When a whole segment of society decides to choose a uniform, particularly when the particular segment is old and prone to heat stroke, wouldn’t you think they’d choose something cool and refreshing? The Pakistanis have the shalwar, the Saudis have the thobe. Even in Australia, where most people don’t actually live in the desert but it IS hot, old ladies have it right, with their cropped perms and light cotton dresses.
But here? When these things were being decided, they chose slacks. They chose long-sleeved, heavy-ish blouses. They chose to keep their hair long.
Here is what every lady over the age of 60 in Hong Kong wears every single day.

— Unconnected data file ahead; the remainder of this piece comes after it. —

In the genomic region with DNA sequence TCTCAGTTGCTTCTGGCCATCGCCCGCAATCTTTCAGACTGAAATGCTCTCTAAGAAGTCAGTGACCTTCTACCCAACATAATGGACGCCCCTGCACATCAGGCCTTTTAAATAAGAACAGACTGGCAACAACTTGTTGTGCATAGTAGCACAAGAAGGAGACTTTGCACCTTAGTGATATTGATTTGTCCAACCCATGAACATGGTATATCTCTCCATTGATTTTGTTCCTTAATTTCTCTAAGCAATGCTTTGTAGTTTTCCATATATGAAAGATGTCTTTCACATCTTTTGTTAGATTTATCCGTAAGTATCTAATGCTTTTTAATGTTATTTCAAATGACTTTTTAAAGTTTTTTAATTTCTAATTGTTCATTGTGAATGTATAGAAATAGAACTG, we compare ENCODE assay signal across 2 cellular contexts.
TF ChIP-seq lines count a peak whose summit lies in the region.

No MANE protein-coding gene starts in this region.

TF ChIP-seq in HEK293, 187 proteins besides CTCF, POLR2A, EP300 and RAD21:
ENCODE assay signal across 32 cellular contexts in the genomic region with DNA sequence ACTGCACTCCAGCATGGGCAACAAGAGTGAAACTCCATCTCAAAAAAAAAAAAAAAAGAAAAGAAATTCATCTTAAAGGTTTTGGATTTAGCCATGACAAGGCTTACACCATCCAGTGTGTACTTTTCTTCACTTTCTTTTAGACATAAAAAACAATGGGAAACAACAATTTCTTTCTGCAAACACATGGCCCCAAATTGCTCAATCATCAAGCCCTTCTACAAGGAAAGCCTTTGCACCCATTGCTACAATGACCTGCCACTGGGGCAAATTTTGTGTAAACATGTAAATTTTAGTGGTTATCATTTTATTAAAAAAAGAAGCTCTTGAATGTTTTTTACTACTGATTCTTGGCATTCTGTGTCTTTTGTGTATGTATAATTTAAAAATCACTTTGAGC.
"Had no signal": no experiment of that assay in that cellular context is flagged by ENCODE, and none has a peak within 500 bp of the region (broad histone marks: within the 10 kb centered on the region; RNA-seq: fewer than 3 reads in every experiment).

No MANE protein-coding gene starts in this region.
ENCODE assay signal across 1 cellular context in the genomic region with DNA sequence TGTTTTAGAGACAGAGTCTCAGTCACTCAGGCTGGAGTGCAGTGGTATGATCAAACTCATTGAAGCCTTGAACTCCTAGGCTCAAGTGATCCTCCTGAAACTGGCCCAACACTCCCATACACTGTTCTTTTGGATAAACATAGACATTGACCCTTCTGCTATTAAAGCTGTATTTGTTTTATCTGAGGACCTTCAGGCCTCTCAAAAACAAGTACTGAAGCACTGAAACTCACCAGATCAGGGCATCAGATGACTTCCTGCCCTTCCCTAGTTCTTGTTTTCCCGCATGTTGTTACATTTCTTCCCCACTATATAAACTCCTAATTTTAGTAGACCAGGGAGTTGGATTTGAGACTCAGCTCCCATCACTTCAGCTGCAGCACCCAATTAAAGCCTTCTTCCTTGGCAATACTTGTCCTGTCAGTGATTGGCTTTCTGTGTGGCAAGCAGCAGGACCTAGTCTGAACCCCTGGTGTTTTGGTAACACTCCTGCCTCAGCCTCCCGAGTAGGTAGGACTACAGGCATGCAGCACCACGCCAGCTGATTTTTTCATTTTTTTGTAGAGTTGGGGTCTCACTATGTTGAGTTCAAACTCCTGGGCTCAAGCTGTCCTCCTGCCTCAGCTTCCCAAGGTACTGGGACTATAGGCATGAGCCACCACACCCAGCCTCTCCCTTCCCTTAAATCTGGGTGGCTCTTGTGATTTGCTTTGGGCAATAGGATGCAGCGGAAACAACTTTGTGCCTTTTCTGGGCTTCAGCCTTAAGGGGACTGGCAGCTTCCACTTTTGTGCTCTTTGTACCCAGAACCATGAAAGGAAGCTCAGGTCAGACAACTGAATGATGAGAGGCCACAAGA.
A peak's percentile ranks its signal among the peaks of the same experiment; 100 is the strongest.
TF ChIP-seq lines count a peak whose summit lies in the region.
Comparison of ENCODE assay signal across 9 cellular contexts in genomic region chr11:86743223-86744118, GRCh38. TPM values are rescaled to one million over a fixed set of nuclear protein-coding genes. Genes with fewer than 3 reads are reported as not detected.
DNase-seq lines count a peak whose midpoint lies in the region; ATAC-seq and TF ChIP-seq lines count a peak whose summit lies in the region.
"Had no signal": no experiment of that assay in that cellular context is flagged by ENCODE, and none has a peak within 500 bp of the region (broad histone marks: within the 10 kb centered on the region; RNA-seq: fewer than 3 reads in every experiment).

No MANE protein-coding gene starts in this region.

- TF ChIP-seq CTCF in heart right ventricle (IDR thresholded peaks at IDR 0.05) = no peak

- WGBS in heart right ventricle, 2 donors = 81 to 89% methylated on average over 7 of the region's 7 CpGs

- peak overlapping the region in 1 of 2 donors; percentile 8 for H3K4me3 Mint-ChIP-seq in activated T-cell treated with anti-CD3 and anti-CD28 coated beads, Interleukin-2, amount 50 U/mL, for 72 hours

Thick jade “longevity” bracelet
Umbrella/walking stick combo
The blouse is nearly always purple. I don’t think the British can be blamed for this, but I can’t explain it. And I never see these pau-pau uniform items in shops. Where do they come from? Did the uniform evolve because one day someone over the border in Shenzhen got a cheap shipment of 700,000 bolts of purple shirt fabric?
Selection of desirable shirt fabrics.
In conclusion, if you are a prospective expat looking to integrate here, what you have to do it this. Keep your eyes open for clothes that look completely unsuitable for both the weather, and projecting a professional and polished appearance. Buy them. You are now a member of most clubs/schools in Hong Kong. Welcome la! I look forward to sharing some fishballs and a durian juice with you shortly.